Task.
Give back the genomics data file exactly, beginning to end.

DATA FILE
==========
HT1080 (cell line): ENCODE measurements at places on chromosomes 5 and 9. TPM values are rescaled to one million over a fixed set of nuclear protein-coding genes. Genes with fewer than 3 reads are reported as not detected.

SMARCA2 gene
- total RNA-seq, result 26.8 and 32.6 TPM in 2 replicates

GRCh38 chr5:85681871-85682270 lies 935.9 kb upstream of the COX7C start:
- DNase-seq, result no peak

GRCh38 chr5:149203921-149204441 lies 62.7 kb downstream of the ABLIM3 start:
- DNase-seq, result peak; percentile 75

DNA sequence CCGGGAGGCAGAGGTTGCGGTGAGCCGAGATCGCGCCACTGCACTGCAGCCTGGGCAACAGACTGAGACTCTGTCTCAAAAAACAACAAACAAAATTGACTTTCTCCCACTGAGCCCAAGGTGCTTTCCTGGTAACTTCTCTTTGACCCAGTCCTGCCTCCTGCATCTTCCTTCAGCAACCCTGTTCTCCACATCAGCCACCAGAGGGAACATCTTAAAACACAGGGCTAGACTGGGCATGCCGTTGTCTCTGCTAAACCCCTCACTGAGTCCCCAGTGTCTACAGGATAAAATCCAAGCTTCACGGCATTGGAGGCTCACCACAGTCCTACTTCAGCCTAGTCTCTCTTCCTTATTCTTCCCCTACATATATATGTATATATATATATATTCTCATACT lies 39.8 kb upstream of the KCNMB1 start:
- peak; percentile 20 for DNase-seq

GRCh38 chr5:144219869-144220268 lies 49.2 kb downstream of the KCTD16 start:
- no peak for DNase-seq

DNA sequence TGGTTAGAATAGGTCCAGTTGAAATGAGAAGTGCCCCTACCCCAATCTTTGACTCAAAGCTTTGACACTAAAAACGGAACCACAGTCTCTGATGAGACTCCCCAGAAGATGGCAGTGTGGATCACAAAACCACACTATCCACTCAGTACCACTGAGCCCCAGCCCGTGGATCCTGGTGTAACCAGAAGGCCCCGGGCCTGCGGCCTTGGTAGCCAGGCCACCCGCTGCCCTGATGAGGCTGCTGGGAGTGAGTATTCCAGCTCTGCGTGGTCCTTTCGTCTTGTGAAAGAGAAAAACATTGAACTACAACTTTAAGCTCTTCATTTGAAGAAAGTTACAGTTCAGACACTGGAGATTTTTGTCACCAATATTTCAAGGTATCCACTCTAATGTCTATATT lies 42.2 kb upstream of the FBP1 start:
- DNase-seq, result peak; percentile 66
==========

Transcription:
HT1080 (cell line): ENCODE measurements at places on chromosomes 5 and 9. TPM values are rescaled to one million over a fixed set of nuclear protein-coding genes. Genes with fewer than 3 reads are reported as not detected.

SMARCA2 gene
- total RNA-seq, result 26.8 and 32.6 TPM in 2 replicates

GRCh38 chr5:85681871-85682270 lies 935.9 kb upstream of the COX7C start:
- DNase-seq, result no peak

GRCh38 chr5:149203921-149204441 lies 62.7 kb downstream of the ABLIM3 start:
- DNase-seq, result peak; percentile 75

DNA sequence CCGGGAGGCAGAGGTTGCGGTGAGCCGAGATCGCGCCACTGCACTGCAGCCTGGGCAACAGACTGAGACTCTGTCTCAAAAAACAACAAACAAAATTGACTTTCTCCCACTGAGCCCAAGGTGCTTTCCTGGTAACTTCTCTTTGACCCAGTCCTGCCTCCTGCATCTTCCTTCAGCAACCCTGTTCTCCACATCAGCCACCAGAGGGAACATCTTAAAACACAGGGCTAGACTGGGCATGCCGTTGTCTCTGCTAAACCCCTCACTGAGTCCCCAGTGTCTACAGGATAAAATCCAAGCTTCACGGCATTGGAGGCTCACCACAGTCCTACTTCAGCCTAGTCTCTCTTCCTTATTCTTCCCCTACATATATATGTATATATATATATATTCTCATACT lies 39.8 kb upstream of the KCNMB1 start:
- peak; percentile 20 for DNase-seq

GRCh38 chr5:144219869-144220268 lies 49.2 kb downstream of the KCTD16 start:
- no peak for DNase-seq

DNA sequence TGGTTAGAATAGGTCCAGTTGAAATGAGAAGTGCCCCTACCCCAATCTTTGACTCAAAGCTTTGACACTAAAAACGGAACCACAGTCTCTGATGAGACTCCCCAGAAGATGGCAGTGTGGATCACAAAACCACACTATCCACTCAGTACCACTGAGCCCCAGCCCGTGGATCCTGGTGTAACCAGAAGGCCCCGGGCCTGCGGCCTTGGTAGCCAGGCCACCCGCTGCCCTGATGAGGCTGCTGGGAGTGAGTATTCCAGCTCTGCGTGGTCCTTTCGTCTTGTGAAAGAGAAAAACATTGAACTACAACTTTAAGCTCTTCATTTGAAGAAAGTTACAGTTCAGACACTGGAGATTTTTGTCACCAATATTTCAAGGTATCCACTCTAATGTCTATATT lies 42.2 kb upstream of the FBP1 start:
- DNase-seq, result peak; percentile 66